About Zinkworks
Zinkworks provides turnkey development services, headquartered in Athlone, Ireland. They utilise the latest innovative technologies to bring industry-leading expertise to their clients, primarily in the Telecommunications and Financial services sectors.​ Zinkworks are adept at developing custom innovations that streamline their clients’ workflows and improve operational efficiency. With a commitment to quality and customer satisfaction, they have earned a reputation as a trusted partner for businesses seeking transformative software services.


Kubernetes Operators: When not to create one

Over the past few years in the realm of DevOps and Kubernetes in particular, Kubernetes Operator pattern has been a trending topic. In my personal experience, while working with different projects for different applications, it was evident that some of the software development teams, or organizations were too quick to jump on the Kubernetes Operator bandwagon, without analyzing the real-world problem they were trying to solve through the implementation of a Kubernetes Operator.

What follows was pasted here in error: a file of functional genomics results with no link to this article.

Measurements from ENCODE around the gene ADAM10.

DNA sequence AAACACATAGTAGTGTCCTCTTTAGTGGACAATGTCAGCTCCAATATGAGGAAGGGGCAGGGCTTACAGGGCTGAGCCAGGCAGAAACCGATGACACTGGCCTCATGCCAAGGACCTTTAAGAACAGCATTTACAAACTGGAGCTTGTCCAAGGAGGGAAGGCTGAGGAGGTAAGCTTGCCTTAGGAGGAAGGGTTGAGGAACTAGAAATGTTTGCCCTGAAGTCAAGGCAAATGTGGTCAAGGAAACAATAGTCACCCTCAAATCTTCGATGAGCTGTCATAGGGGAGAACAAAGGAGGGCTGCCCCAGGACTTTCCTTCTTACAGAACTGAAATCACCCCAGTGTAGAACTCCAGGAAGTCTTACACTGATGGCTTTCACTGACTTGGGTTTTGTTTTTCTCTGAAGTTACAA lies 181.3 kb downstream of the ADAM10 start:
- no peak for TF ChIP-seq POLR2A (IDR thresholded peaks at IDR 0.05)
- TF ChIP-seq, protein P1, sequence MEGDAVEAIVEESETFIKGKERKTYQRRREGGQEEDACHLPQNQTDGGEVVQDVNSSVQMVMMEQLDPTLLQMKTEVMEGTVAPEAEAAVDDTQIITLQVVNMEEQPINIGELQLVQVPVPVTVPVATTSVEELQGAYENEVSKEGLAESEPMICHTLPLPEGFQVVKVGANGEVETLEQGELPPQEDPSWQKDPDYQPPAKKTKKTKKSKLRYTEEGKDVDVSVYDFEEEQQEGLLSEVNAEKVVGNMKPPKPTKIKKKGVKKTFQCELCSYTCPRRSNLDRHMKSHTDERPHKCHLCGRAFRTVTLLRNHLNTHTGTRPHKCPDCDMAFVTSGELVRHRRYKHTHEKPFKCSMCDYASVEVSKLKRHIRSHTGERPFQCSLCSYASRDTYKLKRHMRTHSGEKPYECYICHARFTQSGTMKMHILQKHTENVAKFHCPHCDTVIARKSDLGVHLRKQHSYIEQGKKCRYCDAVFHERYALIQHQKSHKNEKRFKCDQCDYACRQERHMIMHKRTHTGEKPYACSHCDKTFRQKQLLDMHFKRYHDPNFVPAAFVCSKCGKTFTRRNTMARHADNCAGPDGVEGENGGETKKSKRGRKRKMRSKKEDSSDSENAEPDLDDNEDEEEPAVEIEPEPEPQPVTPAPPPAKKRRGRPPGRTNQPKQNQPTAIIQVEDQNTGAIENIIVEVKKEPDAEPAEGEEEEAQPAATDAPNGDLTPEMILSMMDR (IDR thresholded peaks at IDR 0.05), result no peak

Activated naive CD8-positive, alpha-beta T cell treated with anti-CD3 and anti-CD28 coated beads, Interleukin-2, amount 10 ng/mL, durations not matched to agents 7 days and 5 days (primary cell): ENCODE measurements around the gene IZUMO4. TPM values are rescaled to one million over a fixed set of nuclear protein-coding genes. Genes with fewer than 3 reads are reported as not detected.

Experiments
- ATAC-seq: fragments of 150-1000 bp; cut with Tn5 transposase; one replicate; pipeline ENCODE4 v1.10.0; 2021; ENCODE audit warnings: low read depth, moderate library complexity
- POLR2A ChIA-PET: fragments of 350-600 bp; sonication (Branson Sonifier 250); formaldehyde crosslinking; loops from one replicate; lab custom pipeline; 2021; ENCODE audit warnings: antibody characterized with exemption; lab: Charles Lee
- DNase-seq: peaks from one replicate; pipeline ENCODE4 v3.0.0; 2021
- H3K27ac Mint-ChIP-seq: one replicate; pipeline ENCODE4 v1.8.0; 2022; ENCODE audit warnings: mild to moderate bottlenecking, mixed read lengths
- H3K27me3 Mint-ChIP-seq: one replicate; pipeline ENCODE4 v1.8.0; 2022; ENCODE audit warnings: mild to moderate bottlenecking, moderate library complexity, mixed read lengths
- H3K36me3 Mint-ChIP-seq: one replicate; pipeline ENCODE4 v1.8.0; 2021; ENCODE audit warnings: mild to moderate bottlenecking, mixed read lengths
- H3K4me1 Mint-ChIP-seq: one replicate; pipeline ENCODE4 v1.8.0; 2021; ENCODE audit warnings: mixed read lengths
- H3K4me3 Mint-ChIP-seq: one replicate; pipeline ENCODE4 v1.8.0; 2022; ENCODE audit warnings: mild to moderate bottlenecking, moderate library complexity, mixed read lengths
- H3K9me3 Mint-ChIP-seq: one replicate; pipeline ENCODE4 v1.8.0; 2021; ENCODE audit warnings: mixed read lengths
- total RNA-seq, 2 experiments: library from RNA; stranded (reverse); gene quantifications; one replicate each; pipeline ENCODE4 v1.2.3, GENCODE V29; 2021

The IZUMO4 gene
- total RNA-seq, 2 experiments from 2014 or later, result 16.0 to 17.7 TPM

More often than not, the implementation of a kubernetes operator was done only because it was understood as the most trending topic or the implementation pattern in the kubernetes domain at that point. I have seen certain software development teams going to the extent where they implement different wrapper CRDs, or controllers around an open source kubernetes operator, so that certain organizational practices and standards were encapsulated to these wrapper controllers while giving the organizations the ability to deploy and use the open-source Kubernetes Operator in their application stack. If simply put, all that cost, time and effort from the software developers were invested in these kinds of implementations only to give the ability to use a specific, well known Kubernetes Operator in their application stack, while they had completely forgotten why anyone should really have a Kubernetes Operator or what actual problems a Kubernetes Operator is supposed to solve fundamentally in your application.